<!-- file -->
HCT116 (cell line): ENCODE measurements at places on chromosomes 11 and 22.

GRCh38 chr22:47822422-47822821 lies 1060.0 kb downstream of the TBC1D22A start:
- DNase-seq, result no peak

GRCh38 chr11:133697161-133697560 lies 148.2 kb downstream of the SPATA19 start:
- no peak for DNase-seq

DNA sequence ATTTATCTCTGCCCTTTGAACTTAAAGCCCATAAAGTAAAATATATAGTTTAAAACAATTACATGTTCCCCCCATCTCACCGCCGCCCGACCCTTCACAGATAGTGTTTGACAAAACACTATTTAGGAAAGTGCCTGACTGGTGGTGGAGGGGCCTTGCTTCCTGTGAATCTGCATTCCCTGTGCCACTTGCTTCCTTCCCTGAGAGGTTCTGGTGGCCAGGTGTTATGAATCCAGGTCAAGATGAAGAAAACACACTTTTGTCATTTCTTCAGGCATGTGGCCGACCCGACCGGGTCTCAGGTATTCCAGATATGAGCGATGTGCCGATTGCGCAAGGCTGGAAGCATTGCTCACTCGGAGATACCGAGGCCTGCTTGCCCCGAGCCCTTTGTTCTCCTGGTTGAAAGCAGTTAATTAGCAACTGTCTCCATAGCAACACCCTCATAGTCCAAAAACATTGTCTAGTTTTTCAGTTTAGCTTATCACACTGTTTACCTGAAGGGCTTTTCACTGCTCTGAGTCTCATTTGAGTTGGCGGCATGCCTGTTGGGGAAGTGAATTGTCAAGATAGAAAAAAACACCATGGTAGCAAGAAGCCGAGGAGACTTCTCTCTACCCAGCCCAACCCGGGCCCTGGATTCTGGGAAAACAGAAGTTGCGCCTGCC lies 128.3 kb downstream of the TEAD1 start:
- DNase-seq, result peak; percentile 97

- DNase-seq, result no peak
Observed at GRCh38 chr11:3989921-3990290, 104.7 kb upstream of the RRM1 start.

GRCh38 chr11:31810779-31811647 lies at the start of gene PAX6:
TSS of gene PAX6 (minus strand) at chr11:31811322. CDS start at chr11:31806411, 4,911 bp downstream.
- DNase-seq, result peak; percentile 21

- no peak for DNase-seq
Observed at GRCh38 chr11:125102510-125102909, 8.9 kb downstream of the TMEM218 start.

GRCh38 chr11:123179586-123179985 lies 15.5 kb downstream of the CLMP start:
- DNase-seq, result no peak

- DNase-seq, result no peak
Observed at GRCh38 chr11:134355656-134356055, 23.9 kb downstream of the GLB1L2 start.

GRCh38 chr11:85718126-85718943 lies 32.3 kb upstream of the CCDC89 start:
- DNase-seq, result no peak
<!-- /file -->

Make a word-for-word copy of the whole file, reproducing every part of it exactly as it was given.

HCT116 (cell line): ENCODE measurements at places on chromosomes 11 and 22.

GRCh38 chr22:47822422-47822821 lies 1060.0 kb downstream of the TBC1D22A start:
- DNase-seq, result no peak

GRCh38 chr11:133697161-133697560 lies 148.2 kb downstream of the SPATA19 start:
- no peak for DNase-seq

DNA sequence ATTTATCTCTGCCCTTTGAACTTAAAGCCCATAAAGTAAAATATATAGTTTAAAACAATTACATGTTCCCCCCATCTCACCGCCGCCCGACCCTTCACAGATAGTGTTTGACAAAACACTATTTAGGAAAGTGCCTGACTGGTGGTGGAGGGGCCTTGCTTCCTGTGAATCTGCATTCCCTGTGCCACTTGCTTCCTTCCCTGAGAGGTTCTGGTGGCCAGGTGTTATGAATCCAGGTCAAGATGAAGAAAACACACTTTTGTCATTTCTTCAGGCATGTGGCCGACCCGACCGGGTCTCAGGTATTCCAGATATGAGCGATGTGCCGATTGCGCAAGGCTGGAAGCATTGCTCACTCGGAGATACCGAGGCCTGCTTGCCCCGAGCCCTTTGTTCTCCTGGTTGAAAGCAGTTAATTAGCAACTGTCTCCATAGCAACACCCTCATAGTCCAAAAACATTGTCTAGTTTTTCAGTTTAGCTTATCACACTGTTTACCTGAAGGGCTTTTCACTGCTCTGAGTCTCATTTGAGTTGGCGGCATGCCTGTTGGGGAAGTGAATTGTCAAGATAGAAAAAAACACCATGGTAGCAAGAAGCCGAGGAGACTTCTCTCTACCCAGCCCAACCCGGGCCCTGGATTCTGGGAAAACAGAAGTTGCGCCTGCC lies 128.3 kb downstream of the TEAD1 start:
- DNase-seq, result peak; percentile 97

- DNase-seq, result no peak
Observed at GRCh38 chr11:3989921-3990290, 104.7 kb upstream of the RRM1 start.

GRCh38 chr11:31810779-31811647 lies at the start of gene PAX6:
TSS of gene PAX6 (minus strand) at chr11:31811322. CDS start at chr11:31806411, 4,911 bp downstream.
- DNase-seq, result peak; percentile 21

- no peak for DNase-seq
Observed at GRCh38 chr11:125102510-125102909, 8.9 kb downstream of the TMEM218 start.

GRCh38 chr11:123179586-123179985 lies 15.5 kb downstream of the CLMP start:
- DNase-seq, result no peak

- DNase-seq, result no peak
Observed at GRCh38 chr11:134355656-134356055, 23.9 kb downstream of the GLB1L2 start.

GRCh38 chr11:85718126-85718943 lies 32.3 kb upstream of the CCDC89 start:
- DNase-seq, result no peak